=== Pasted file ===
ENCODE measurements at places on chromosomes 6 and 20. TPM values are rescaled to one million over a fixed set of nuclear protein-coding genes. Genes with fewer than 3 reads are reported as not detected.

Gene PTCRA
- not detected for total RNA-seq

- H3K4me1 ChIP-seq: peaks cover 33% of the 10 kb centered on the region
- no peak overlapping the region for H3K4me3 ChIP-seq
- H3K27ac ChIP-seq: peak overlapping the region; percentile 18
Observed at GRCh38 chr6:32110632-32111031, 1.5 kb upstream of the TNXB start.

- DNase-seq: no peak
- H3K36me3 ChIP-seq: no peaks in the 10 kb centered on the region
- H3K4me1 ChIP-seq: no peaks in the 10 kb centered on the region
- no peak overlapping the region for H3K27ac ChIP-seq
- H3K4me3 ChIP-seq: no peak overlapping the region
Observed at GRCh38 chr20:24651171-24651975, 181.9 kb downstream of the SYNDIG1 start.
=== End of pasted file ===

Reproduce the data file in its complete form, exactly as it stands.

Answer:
ENCODE measurements at places on chromosomes 6 and 20. TPM values are rescaled to one million over a fixed set of nuclear protein-coding genes. Genes with fewer than 3 reads are reported as not detected.

Gene PTCRA
- not detected for total RNA-seq

- H3K4me1 ChIP-seq: peaks cover 33% of the 10 kb centered on the region
- no peak overlapping the region for H3K4me3 ChIP-seq
- H3K27ac ChIP-seq: peak overlapping the region; percentile 18
Observed at GRCh38 chr6:32110632-32111031, 1.5 kb upstream of the TNXB start.

- DNase-seq: no peak
- H3K36me3 ChIP-seq: no peaks in the 10 kb centered on the region
- H3K4me1 ChIP-seq: no peaks in the 10 kb centered on the region
- no peak overlapping the region for H3K27ac ChIP-seq
- H3K4me3 ChIP-seq: no peak overlapping the region
Observed at GRCh38 chr20:24651171-24651975, 181.9 kb downstream of the SYNDIG1 start.